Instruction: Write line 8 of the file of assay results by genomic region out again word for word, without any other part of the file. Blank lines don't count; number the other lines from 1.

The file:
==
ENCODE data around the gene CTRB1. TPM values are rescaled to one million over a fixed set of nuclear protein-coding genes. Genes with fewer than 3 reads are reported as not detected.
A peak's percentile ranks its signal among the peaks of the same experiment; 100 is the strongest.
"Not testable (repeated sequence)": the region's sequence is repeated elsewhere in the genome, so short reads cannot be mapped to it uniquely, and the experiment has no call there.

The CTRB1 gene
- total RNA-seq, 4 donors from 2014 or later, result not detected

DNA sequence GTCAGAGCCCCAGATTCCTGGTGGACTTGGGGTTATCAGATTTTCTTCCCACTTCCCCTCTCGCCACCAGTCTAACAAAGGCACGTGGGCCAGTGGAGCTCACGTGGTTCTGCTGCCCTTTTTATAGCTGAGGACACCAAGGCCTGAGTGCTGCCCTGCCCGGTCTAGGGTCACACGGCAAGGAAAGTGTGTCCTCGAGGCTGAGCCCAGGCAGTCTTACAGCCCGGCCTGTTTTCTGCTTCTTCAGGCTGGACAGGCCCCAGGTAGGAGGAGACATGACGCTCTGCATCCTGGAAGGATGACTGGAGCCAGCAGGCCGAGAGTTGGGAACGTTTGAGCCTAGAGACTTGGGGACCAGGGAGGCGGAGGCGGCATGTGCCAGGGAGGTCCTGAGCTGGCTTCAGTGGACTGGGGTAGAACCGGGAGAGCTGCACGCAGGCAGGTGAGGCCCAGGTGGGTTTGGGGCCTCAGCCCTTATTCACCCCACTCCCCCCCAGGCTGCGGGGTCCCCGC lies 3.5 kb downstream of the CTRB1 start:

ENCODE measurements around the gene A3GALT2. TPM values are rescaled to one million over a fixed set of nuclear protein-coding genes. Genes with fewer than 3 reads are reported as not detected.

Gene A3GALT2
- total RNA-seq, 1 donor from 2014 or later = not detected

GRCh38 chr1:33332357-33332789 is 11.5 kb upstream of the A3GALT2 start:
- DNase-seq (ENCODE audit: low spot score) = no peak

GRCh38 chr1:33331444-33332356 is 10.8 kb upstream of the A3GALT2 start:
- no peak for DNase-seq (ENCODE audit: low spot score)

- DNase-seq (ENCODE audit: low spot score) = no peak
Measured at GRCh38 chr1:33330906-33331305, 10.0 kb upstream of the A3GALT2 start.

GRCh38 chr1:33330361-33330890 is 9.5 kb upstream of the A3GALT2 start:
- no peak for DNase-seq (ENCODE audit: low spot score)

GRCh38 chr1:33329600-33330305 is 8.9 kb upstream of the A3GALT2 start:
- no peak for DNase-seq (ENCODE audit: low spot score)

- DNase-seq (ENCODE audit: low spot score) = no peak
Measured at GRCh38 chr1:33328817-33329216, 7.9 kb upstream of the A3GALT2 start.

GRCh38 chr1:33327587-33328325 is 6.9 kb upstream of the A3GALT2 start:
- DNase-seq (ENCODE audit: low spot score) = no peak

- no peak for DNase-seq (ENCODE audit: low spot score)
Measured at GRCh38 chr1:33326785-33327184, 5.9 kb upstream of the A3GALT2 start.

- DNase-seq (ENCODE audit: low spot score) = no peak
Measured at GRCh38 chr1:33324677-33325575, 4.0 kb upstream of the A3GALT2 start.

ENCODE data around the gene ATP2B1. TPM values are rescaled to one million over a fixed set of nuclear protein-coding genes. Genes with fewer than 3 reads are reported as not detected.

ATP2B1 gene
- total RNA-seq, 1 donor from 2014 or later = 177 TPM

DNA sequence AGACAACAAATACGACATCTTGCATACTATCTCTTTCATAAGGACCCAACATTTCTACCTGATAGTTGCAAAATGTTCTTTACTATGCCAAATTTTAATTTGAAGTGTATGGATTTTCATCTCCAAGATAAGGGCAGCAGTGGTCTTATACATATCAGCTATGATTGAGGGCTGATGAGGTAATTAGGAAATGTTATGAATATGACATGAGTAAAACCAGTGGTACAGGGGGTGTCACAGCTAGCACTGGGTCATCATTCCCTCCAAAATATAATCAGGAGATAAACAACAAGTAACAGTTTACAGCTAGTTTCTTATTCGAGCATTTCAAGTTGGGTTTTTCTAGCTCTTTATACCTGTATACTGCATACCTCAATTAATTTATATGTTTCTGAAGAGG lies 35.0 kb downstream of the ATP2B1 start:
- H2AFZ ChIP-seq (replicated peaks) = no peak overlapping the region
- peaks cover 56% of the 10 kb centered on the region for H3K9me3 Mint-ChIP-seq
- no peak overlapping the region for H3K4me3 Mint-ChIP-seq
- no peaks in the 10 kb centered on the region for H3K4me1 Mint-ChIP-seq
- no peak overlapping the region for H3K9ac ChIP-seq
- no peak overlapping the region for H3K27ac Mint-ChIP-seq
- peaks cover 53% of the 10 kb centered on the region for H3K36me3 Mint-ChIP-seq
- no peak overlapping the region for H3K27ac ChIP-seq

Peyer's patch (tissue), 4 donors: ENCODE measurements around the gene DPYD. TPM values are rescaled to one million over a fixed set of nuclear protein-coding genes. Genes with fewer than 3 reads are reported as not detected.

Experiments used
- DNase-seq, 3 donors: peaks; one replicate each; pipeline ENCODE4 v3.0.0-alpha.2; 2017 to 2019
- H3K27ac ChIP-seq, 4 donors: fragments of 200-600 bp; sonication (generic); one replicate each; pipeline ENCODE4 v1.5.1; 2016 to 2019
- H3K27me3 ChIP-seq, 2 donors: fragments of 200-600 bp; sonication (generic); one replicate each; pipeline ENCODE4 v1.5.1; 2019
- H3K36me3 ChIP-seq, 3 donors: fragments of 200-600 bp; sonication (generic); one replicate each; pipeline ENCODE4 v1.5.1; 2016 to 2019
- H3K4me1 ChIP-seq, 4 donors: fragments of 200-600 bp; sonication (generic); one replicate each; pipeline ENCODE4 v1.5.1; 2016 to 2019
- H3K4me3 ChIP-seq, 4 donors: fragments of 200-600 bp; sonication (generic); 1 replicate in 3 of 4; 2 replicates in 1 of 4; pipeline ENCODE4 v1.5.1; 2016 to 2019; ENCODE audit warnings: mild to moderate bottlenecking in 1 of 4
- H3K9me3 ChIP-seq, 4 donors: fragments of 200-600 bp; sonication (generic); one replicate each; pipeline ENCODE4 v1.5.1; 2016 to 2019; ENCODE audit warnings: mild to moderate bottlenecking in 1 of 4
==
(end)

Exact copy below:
Gene A3GALT2